Regulation of gastric acid secretion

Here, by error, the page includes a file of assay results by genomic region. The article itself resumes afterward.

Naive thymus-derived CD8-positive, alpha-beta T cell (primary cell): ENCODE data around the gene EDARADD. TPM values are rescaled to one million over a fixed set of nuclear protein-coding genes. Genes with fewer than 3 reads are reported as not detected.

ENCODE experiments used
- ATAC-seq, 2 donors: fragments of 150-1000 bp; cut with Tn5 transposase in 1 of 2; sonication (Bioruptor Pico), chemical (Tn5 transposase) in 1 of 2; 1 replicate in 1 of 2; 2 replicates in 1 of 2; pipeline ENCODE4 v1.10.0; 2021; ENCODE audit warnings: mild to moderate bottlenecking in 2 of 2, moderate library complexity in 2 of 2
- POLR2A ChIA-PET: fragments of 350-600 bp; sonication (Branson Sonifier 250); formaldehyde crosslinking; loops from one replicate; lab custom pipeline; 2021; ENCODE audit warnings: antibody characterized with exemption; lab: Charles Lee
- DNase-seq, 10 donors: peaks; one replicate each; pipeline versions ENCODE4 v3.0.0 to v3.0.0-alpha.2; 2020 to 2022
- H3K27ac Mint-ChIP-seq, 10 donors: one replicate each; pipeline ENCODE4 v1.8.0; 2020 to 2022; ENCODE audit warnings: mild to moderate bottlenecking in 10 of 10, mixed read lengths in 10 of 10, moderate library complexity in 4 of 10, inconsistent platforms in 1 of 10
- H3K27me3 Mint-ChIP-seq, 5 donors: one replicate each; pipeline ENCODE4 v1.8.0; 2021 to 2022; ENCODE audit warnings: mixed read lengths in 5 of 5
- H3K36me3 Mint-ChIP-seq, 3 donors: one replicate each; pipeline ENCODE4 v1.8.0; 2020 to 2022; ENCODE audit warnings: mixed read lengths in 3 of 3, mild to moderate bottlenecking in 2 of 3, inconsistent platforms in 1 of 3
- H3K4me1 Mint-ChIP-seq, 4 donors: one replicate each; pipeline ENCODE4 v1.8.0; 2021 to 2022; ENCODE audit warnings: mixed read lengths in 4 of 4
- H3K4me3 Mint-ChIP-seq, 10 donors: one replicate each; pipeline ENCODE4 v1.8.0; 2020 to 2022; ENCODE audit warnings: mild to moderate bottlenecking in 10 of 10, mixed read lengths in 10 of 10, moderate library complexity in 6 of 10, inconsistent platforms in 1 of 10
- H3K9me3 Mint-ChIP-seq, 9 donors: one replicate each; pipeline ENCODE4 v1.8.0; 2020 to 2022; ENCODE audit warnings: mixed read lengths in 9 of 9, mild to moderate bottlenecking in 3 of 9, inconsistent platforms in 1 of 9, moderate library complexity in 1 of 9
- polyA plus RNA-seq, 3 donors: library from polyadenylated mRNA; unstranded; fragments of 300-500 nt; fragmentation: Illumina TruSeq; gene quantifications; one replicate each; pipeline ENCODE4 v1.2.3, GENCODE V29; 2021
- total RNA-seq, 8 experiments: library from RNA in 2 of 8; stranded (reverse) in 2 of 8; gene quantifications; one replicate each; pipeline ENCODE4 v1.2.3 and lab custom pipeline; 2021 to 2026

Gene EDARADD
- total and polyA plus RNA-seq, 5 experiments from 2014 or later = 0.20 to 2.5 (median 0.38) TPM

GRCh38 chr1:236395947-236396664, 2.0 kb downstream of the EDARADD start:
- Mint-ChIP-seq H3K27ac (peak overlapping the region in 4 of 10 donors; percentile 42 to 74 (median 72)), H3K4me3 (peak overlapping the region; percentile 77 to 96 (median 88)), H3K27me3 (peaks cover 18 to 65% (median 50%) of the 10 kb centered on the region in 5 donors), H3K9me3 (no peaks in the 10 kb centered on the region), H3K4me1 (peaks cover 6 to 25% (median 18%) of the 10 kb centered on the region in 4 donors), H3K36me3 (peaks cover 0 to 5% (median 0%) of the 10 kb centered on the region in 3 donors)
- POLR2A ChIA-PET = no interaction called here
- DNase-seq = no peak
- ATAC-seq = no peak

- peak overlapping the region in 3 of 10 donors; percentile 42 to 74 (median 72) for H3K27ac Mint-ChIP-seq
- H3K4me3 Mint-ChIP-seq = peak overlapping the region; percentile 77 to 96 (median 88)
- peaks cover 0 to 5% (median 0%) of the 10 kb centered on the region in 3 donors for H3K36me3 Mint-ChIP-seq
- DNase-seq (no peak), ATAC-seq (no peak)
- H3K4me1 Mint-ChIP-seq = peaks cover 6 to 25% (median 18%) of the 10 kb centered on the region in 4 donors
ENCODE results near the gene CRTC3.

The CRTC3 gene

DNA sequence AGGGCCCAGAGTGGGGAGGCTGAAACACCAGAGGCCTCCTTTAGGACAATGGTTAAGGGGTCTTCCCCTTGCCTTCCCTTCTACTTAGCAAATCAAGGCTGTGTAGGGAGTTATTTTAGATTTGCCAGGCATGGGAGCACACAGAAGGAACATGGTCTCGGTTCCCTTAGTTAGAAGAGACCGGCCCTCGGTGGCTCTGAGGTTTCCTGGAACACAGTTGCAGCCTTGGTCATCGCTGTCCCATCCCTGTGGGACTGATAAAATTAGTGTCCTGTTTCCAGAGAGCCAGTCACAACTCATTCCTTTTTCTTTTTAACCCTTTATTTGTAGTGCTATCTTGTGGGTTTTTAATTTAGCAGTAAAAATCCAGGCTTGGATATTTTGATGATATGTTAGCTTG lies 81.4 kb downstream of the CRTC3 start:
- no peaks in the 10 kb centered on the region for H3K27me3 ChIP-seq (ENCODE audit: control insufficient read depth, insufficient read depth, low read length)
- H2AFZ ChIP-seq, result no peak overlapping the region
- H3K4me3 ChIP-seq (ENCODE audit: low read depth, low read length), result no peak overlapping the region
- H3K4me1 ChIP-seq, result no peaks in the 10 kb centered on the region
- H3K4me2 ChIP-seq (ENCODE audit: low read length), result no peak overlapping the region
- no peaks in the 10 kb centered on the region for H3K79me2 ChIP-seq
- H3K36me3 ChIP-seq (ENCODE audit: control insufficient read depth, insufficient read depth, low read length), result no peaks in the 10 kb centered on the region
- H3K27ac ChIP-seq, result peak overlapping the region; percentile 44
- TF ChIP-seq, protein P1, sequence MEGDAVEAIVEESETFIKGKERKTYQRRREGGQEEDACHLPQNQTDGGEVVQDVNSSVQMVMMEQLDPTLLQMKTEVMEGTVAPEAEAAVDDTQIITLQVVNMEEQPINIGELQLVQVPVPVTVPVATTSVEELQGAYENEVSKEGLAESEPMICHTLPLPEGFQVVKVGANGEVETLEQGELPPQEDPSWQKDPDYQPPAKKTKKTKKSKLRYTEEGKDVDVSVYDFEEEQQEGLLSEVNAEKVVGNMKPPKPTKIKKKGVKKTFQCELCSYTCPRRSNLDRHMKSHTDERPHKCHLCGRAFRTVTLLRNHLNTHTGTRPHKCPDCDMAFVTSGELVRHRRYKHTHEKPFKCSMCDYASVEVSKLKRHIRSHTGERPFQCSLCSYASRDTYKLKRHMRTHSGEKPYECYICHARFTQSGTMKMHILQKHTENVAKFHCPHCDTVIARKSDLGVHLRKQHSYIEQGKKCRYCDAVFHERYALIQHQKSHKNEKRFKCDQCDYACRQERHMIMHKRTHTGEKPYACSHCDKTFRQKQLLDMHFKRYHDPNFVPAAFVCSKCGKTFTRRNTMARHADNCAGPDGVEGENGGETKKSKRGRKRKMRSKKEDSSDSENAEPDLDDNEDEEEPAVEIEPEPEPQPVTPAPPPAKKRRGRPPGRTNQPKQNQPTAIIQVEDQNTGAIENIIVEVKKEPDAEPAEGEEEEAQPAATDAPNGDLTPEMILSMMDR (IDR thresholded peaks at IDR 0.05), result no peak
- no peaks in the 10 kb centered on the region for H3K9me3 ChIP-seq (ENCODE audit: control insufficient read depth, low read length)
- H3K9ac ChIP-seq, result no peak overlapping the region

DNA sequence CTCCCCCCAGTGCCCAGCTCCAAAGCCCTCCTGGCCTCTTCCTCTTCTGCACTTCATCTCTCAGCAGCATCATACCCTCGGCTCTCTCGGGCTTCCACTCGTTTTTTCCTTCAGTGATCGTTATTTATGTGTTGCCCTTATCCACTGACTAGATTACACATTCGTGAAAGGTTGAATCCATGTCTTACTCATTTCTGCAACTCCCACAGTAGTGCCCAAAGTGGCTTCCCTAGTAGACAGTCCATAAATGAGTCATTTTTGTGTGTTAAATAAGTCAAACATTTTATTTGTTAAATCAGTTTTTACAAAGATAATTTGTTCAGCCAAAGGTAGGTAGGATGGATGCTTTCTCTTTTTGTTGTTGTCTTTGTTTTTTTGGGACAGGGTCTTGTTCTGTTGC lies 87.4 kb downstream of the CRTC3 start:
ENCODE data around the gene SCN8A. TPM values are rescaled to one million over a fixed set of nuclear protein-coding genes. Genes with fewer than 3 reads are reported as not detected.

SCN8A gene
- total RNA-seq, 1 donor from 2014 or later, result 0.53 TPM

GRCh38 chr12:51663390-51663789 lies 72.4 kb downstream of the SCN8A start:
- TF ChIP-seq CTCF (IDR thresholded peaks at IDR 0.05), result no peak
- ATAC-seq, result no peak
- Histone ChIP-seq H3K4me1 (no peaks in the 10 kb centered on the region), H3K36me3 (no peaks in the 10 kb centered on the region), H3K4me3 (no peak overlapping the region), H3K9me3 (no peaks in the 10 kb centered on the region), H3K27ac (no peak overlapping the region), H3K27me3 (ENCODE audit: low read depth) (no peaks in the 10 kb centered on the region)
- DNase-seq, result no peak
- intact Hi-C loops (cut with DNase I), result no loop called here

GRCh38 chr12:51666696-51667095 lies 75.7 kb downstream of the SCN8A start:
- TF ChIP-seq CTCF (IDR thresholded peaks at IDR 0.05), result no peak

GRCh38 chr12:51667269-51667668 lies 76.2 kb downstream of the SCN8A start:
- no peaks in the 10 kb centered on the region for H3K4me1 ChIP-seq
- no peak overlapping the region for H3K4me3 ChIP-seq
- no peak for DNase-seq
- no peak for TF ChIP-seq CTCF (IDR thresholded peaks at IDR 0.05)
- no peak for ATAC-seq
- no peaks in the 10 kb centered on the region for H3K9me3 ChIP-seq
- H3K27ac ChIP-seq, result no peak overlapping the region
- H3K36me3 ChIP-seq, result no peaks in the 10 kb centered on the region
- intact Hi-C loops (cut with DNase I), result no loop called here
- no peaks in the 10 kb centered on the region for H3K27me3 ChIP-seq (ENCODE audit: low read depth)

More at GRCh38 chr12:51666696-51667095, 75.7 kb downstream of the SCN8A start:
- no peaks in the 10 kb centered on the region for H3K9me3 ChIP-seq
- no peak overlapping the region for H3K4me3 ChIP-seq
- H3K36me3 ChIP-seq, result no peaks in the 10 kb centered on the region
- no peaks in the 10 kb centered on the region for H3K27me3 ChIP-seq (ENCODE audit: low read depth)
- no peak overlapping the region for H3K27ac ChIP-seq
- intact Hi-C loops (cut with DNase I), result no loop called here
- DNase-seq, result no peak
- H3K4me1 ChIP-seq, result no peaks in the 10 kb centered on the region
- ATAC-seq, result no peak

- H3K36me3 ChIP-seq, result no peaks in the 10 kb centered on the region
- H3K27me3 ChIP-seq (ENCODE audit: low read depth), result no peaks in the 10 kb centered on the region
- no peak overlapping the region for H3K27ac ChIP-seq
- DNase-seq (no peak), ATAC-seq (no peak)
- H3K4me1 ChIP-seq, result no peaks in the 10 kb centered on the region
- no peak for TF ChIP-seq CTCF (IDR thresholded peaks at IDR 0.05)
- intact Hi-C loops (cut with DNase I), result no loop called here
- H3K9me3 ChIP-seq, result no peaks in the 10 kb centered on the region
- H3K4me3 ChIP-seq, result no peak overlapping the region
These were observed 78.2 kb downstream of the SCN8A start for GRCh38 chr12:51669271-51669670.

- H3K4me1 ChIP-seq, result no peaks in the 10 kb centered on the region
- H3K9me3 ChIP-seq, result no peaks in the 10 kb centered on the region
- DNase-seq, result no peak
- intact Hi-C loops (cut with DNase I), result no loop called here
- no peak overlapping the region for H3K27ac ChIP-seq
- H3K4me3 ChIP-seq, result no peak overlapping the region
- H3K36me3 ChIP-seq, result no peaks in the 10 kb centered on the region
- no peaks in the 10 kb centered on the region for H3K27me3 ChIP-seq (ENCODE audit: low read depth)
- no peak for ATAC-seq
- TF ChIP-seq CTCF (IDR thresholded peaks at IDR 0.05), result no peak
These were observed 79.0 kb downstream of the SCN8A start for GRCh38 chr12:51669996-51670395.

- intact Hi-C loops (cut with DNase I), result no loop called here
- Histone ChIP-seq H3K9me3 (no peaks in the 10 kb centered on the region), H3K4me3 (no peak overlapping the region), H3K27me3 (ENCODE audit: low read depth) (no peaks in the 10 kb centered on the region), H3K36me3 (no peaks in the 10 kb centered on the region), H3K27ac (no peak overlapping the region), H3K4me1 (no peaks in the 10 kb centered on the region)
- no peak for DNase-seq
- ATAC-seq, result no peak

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This review focuses on studies published in the past year that improve our understanding of the central, peripheral, and intracellular pathways and mechanisms that regulate gastric acid secretion. Gastrin, the main hormonal stimulant of acid secretion, is released during ingestion of a meal by the activation of vagal and intramural neurons, and it binds to gastrin/cholecystokinin- B (CCK-B) receptors on parietal cells, enterochromaffin- like (ECL) cells, somatostatin cells, and vagal afferent neurons. Gastrin is also responsible for maintenance of the oxyntic mucosa, particularly the proliferation of parietal and ECL cells. The trophic effects of gastrin are mediated through CCK-B and other receptors. Somatostatin is the primary inhibitor of acid secretion. Somatostatin cells exert a tonic paracrine restraint on parietal, ECL, and gastrin cells. Histamine, acting in a paracrine fashion, stimulates acid secretion directly by interacting with H2 receptors on parietal cells and indirectly by activating H3 receptors coupled to inhibition of somatostatin secretion. Parietal cell secretion is increased by activation of intracellular adenosine 3',5'-cyclic monophosphate- and calcium-dependent signaling systems that activate downstream protein kinases, ultimately leading to fusion and activation of H+K+-adenosinetriphosphatase, the proton pump

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